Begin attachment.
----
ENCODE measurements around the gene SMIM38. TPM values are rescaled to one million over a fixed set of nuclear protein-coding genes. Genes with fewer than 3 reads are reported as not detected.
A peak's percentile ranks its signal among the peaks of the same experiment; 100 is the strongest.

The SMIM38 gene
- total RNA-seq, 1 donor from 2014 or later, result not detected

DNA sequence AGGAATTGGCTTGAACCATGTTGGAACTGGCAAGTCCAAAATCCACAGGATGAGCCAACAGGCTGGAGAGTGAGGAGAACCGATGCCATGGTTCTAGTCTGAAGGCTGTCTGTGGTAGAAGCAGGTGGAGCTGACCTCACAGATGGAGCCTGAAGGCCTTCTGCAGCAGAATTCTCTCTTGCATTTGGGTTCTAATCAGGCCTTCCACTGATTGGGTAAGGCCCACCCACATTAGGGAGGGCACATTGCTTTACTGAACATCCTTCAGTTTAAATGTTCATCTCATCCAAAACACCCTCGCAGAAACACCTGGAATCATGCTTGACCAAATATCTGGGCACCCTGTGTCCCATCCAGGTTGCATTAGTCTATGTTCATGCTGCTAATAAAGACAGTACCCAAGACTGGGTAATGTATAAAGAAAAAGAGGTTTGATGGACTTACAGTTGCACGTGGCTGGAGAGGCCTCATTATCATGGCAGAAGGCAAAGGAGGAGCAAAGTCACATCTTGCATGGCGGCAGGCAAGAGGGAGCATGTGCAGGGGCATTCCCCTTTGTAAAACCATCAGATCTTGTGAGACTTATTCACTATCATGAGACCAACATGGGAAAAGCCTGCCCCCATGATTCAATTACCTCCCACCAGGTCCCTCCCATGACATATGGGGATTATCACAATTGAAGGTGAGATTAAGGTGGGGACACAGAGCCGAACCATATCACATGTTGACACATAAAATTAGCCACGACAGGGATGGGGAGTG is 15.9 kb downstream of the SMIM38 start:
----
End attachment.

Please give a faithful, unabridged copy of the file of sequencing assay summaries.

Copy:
ENCODE measurements around the gene SMIM38. TPM values are rescaled to one million over a fixed set of nuclear protein-coding genes. Genes with fewer than 3 reads are reported as not detected.
A peak's percentile ranks its signal among the peaks of the same experiment; 100 is the strongest.

The SMIM38 gene
- total RNA-seq, 1 donor from 2014 or later, result not detected

DNA sequence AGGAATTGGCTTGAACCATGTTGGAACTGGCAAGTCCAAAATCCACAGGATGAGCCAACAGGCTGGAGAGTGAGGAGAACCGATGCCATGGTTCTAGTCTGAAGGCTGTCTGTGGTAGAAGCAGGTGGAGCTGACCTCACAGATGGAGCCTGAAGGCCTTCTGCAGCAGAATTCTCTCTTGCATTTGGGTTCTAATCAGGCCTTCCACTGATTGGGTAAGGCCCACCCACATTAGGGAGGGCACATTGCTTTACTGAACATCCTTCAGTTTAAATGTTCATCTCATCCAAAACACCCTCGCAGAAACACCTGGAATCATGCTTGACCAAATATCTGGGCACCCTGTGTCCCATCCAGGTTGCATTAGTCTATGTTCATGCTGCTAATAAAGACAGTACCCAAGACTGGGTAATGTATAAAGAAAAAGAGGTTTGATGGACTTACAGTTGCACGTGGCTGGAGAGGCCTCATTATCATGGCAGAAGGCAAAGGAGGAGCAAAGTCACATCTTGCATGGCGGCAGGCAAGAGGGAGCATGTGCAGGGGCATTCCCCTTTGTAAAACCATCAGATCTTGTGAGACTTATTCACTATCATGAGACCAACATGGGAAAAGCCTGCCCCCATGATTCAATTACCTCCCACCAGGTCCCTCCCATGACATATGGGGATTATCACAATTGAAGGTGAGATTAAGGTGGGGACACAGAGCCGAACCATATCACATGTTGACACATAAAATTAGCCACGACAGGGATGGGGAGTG is 15.9 kb downstream of the SMIM38 start: